[ per-uh-reyt ]
/ ˈpɛr əˌreɪt /
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verb (used without object), per·o·rat·ed, per·o·rat·ing.
to speak at length; make a long, usually grandiloquent speech.
to bring a speech to a close with a formal conclusion.
QUIZ YOURSELF ON "WAS" VS. "WERE"!
Were you ready for a quiz on this topic? Well, here it is! See how well you can differentiate between the uses of "was" vs. "were" in this quiz.
Question 1 of 7
“Was” is used for the indicative past tense of “to be,” and “were” is only used for the subjunctive past tense.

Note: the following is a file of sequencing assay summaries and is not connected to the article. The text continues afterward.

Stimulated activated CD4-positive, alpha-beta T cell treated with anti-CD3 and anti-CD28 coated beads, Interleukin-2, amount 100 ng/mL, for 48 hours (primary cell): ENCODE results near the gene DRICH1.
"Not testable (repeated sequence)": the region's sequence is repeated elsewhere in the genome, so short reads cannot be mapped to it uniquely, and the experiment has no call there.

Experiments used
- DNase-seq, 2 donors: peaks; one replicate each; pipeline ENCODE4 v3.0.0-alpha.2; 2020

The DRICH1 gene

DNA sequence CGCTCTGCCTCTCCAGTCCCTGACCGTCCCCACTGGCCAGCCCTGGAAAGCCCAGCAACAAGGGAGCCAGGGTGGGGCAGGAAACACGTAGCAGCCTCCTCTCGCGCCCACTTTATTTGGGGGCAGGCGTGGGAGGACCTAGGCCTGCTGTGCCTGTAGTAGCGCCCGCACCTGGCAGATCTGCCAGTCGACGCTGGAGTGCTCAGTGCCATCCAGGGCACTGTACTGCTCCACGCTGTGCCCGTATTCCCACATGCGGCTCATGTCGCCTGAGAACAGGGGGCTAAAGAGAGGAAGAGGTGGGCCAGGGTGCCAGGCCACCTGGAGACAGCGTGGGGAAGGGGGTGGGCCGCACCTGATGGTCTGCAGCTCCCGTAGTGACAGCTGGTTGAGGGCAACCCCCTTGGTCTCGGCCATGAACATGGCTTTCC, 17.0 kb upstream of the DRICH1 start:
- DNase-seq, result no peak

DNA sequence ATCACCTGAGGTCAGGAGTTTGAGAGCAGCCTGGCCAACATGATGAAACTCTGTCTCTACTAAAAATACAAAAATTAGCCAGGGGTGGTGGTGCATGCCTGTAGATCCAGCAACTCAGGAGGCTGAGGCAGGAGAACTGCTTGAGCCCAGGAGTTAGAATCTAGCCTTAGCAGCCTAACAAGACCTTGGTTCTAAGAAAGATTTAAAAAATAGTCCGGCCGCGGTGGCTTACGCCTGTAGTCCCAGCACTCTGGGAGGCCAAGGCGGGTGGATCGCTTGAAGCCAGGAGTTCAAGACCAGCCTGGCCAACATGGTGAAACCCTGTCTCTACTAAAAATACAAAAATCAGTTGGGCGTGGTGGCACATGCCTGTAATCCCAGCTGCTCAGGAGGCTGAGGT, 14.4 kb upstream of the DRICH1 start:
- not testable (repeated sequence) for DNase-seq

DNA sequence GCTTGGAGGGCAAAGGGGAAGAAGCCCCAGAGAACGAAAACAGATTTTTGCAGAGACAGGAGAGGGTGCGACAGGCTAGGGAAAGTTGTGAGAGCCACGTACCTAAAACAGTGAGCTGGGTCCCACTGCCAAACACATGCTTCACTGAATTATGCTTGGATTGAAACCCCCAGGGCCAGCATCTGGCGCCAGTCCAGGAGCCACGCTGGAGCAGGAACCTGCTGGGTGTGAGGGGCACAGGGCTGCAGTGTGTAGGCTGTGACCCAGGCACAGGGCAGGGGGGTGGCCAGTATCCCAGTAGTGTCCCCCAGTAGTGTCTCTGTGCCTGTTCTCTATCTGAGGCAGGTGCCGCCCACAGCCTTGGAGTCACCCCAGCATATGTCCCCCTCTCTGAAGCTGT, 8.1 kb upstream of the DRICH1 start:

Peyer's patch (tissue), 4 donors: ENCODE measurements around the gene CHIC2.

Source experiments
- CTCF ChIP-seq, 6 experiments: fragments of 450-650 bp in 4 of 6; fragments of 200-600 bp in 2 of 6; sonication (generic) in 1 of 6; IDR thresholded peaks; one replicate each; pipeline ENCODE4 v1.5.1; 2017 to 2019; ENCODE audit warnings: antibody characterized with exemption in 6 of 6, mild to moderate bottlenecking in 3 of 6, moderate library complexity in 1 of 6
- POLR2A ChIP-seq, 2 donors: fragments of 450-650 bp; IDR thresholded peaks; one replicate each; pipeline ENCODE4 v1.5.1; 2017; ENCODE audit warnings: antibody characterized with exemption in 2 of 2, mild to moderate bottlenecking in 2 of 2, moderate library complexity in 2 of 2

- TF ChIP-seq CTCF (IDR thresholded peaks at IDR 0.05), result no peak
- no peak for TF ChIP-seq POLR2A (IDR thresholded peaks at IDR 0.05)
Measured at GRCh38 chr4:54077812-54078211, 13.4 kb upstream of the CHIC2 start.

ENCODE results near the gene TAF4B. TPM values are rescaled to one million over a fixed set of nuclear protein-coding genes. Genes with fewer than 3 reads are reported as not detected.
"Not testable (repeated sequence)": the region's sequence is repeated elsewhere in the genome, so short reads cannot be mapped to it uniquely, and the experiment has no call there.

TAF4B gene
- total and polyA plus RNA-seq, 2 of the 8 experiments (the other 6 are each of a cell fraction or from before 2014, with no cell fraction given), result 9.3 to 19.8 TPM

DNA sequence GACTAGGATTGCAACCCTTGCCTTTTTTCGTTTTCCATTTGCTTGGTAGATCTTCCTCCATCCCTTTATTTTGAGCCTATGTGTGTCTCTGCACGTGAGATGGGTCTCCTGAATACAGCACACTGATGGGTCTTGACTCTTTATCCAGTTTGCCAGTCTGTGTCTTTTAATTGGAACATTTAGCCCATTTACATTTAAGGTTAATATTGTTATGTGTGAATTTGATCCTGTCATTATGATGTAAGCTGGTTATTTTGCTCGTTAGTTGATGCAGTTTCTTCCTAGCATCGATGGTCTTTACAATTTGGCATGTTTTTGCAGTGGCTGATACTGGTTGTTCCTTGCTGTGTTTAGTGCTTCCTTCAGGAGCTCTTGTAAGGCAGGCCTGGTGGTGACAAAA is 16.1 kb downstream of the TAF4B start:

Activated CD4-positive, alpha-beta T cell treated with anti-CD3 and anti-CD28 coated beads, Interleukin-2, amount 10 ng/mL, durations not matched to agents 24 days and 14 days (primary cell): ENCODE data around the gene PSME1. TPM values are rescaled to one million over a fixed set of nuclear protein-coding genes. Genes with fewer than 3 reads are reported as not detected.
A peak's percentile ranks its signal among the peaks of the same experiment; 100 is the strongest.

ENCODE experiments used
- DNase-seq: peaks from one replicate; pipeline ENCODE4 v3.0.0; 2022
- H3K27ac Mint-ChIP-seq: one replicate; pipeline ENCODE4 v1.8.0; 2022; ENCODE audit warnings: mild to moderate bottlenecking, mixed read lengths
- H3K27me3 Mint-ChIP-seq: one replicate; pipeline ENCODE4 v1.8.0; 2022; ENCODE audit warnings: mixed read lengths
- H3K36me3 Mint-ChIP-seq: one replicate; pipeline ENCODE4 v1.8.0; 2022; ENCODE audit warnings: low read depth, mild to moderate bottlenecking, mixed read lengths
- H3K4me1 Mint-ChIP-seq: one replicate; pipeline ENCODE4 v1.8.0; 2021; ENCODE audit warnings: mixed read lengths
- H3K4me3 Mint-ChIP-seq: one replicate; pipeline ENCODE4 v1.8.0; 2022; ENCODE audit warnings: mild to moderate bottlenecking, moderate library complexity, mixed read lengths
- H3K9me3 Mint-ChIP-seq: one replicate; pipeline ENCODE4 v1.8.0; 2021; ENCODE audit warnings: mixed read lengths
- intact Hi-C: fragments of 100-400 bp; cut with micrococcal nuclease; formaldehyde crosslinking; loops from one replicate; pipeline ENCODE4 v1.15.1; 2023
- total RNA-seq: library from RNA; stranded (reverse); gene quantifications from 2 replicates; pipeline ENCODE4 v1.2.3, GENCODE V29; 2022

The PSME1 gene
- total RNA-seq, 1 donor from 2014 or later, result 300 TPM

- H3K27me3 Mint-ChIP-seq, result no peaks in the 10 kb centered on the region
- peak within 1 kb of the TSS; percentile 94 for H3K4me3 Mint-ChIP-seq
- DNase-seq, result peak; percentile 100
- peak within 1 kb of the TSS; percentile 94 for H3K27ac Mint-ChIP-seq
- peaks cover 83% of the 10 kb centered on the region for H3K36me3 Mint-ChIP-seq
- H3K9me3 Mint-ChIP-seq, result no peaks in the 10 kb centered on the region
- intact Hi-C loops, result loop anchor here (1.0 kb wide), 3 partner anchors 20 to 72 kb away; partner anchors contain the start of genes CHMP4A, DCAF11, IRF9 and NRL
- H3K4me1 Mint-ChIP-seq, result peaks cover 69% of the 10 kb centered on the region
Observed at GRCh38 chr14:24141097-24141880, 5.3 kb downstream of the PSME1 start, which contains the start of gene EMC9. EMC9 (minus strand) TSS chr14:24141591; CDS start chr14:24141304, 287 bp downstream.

Origin of perorate
OTHER WORDS FROM perorateper·o·ra·tor, noun
Words nearby perorate
Dictionary.com Unabridged Based on the Random House Unabridged Dictionary, © Random House, Inc. 2021
Example sentences from the Web for perorate
Men of letters who were men of sense would have smiled and let Perrault perorate.Popular Tales|Charles Perrault
The Greek sought after wisdom; he wanted a man who would perorate and argue and dissertate.
British Dictionary definitions for perorate
/ (ˈpɛrəˌreɪt) /
to speak at length, esp in a formal manner
to conclude a speech or sum up, esp with a formal recapitulation
Collins English Dictionary - Complete & Unabridged 2012 Digital Edition © William Collins Sons & Co. Ltd. 1979, 1986 © HarperCollins Publishers 1998, 2000, 2003, 2005, 2006, 2007, 2009, 2012